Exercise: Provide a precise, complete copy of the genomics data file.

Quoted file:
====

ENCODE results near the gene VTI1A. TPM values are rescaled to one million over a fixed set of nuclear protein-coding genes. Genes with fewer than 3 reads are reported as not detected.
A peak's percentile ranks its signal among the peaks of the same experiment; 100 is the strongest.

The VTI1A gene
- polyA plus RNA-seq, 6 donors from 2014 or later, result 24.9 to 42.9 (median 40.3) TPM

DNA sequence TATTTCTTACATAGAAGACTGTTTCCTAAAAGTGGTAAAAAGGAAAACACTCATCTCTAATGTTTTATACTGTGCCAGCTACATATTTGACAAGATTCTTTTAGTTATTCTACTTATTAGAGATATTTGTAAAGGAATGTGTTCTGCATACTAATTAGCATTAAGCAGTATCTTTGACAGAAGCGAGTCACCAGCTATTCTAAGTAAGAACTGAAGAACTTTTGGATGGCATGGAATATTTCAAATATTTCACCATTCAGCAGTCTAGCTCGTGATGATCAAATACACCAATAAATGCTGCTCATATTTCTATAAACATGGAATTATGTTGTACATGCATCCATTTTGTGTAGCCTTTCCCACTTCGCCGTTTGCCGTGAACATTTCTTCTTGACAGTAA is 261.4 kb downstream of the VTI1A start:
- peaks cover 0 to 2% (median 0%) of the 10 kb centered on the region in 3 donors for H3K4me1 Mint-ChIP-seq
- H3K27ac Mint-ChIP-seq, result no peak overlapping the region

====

ENCODE results near the gene VTI1A. TPM values are rescaled to one million over a fixed set of nuclear protein-coding genes. Genes with fewer than 3 reads are reported as not detected.
A peak's percentile ranks its signal among the peaks of the same experiment; 100 is the strongest.

The VTI1A gene
- polyA plus RNA-seq, 6 donors from 2014 or later, result 24.9 to 42.9 (median 40.3) TPM

DNA sequence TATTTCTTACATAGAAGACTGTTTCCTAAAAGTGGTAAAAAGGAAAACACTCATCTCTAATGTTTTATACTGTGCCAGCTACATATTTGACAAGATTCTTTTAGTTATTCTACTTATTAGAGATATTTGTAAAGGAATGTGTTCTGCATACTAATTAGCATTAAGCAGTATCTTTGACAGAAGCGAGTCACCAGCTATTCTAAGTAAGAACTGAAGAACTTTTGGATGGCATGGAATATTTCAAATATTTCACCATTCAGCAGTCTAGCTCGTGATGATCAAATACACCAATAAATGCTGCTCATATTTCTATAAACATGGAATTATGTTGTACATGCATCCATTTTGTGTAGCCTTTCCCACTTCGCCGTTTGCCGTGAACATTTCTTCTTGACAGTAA is 261.4 kb downstream of the VTI1A start:
- peaks cover 0 to 2% (median 0%) of the 10 kb centered on the region in 3 donors for H3K4me1 Mint-ChIP-seq
- H3K27ac Mint-ChIP-seq, result no peak overlapping the region